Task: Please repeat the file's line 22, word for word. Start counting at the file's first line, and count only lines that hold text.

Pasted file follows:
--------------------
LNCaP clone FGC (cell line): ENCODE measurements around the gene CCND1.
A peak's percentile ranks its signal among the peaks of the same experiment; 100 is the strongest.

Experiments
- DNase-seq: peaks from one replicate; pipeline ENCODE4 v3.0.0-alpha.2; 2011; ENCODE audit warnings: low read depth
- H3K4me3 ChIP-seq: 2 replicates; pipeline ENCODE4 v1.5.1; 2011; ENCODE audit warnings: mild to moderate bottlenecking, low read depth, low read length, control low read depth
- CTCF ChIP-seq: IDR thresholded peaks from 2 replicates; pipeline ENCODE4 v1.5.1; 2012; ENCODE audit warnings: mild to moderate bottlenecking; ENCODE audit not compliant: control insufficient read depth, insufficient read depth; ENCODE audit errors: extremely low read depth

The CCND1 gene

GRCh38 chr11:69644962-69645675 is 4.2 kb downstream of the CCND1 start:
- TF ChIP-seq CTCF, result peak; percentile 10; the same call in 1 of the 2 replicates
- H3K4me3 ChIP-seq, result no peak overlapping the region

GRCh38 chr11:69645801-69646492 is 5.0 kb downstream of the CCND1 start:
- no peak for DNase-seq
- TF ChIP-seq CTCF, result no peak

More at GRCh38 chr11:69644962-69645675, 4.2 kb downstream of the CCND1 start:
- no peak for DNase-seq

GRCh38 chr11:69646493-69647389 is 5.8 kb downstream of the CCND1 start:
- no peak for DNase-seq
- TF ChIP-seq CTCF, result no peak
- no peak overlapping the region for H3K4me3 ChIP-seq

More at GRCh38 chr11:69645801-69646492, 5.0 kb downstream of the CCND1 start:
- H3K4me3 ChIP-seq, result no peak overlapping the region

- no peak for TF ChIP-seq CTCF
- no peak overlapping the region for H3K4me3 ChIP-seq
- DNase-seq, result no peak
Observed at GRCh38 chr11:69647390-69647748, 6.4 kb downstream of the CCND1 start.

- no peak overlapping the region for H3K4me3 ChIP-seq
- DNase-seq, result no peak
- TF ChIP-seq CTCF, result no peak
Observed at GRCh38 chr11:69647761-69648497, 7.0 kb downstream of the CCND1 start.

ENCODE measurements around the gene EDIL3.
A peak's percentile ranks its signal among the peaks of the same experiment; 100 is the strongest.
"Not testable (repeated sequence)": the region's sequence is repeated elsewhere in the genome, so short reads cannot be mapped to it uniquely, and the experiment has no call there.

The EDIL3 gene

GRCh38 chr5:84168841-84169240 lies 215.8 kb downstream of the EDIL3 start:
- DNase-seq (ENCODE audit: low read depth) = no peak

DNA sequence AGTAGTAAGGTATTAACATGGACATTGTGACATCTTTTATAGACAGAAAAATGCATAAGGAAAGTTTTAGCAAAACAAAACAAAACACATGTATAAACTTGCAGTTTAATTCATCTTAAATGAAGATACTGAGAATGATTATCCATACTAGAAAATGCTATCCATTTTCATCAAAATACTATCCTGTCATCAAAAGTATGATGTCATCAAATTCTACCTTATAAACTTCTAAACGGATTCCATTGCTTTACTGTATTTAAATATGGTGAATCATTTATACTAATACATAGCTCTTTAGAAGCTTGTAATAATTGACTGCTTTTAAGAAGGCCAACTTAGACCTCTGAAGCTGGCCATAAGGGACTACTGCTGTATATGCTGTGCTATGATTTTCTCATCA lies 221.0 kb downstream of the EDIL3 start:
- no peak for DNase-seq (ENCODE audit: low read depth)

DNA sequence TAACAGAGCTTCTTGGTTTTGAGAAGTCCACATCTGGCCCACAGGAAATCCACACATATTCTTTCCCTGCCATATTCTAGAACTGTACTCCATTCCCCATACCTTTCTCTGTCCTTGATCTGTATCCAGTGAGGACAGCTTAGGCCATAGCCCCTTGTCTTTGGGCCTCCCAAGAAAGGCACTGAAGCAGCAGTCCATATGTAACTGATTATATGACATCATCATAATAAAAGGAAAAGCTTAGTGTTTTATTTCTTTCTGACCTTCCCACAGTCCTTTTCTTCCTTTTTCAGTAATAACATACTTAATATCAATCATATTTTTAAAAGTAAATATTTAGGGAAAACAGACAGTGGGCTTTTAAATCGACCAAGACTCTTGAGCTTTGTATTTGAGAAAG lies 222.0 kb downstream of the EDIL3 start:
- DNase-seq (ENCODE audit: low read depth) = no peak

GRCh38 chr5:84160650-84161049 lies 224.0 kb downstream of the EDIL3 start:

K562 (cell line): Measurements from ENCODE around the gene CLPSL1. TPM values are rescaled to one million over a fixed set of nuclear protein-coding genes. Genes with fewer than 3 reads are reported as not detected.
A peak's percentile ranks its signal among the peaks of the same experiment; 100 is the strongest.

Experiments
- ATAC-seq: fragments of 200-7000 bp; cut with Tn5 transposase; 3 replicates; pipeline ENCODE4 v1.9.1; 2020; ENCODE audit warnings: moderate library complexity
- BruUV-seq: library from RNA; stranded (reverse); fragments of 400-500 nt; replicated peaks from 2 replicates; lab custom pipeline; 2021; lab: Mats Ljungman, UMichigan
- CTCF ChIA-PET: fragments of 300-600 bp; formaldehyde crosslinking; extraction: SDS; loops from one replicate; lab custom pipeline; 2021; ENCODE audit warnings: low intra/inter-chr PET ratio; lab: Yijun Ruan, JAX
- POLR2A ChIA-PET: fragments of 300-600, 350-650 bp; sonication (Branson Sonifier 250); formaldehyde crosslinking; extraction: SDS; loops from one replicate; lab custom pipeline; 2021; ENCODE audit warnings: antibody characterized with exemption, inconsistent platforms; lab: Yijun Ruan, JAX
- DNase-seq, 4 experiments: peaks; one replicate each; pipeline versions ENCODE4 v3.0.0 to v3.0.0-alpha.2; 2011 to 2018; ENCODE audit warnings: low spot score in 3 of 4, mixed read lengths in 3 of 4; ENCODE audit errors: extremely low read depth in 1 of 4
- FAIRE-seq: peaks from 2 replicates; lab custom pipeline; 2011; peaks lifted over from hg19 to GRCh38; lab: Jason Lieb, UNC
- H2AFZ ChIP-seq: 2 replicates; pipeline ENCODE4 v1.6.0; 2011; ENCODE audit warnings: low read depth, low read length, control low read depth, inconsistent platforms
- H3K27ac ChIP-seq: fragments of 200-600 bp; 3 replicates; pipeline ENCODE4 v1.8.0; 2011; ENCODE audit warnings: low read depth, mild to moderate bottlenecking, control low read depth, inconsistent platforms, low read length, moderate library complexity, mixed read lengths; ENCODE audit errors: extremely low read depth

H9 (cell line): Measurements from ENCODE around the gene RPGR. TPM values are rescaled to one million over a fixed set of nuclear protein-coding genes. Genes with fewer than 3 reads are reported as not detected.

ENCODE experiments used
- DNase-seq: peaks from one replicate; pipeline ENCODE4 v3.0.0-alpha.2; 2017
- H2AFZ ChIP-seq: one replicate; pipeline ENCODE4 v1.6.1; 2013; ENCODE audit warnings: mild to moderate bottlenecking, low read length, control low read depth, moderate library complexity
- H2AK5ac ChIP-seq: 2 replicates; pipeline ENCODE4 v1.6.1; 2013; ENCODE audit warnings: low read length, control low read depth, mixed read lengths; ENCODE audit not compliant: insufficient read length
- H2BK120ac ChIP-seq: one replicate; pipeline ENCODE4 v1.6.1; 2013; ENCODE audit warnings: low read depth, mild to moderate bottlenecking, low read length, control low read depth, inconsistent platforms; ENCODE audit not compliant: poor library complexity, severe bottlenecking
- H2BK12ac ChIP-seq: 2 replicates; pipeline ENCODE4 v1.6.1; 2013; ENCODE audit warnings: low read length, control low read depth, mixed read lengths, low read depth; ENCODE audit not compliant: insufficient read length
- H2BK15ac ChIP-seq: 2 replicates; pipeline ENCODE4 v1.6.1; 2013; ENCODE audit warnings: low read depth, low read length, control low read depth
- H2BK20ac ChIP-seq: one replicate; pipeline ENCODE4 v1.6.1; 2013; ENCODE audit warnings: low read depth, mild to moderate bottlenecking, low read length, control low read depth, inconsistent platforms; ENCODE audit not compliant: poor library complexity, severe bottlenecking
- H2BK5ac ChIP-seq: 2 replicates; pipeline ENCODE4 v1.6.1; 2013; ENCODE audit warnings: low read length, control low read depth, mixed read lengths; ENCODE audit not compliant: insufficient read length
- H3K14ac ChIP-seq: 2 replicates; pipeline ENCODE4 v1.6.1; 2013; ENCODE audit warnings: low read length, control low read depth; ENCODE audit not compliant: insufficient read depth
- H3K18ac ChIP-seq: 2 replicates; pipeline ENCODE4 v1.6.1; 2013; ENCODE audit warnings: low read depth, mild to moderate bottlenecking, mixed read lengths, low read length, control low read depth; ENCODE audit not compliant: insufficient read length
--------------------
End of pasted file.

- no peak for TF ChIP-seq CTCF